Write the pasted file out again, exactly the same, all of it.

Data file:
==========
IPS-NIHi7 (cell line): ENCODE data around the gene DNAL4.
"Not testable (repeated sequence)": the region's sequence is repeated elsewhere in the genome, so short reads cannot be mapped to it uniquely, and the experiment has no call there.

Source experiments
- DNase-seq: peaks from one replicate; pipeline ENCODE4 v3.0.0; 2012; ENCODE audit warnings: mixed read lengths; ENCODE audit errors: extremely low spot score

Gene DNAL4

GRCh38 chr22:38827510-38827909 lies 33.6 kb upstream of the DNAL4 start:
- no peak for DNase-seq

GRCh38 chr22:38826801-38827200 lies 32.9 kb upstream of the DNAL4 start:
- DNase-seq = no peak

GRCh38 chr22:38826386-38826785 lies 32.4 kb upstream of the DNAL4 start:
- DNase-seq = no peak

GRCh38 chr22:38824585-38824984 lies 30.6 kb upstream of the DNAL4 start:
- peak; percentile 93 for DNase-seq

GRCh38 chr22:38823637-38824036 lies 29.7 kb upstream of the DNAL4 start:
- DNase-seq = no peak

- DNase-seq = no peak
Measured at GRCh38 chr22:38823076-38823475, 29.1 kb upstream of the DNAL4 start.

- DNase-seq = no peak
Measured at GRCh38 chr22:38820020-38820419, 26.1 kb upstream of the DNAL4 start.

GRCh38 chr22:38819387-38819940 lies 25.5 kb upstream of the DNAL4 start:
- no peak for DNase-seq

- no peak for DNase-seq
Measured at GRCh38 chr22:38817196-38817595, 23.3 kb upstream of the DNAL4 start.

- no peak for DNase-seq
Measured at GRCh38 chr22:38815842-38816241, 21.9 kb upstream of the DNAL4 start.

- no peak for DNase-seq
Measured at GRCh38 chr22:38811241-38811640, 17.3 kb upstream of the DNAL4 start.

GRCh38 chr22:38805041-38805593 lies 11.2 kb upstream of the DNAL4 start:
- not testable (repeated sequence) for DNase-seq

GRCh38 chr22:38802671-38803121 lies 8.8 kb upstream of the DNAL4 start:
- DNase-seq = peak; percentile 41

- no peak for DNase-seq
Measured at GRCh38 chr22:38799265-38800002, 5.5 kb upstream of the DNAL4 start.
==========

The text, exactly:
IPS-NIHi7 (cell line): ENCODE data around the gene DNAL4.
"Not testable (repeated sequence)": the region's sequence is repeated elsewhere in the genome, so short reads cannot be mapped to it uniquely, and the experiment has no call there.

Source experiments
- DNase-seq: peaks from one replicate; pipeline ENCODE4 v3.0.0; 2012; ENCODE audit warnings: mixed read lengths; ENCODE audit errors: extremely low spot score

Gene DNAL4

GRCh38 chr22:38827510-38827909 lies 33.6 kb upstream of the DNAL4 start:
- no peak for DNase-seq

GRCh38 chr22:38826801-38827200 lies 32.9 kb upstream of the DNAL4 start:
- DNase-seq = no peak

GRCh38 chr22:38826386-38826785 lies 32.4 kb upstream of the DNAL4 start:
- DNase-seq = no peak

GRCh38 chr22:38824585-38824984 lies 30.6 kb upstream of the DNAL4 start:
- peak; percentile 93 for DNase-seq

GRCh38 chr22:38823637-38824036 lies 29.7 kb upstream of the DNAL4 start:
- DNase-seq = no peak

- DNase-seq = no peak
Measured at GRCh38 chr22:38823076-38823475, 29.1 kb upstream of the DNAL4 start.

- DNase-seq = no peak
Measured at GRCh38 chr22:38820020-38820419, 26.1 kb upstream of the DNAL4 start.

GRCh38 chr22:38819387-38819940 lies 25.5 kb upstream of the DNAL4 start:
- no peak for DNase-seq

- no peak for DNase-seq
Measured at GRCh38 chr22:38817196-38817595, 23.3 kb upstream of the DNAL4 start.

- no peak for DNase-seq
Measured at GRCh38 chr22:38815842-38816241, 21.9 kb upstream of the DNAL4 start.

- no peak for DNase-seq
Measured at GRCh38 chr22:38811241-38811640, 17.3 kb upstream of the DNAL4 start.

GRCh38 chr22:38805041-38805593 lies 11.2 kb upstream of the DNAL4 start:
- not testable (repeated sequence) for DNase-seq

GRCh38 chr22:38802671-38803121 lies 8.8 kb upstream of the DNAL4 start:
- DNase-seq = peak; percentile 41

- no peak for DNase-seq
Measured at GRCh38 chr22:38799265-38800002, 5.5 kb upstream of the DNAL4 start.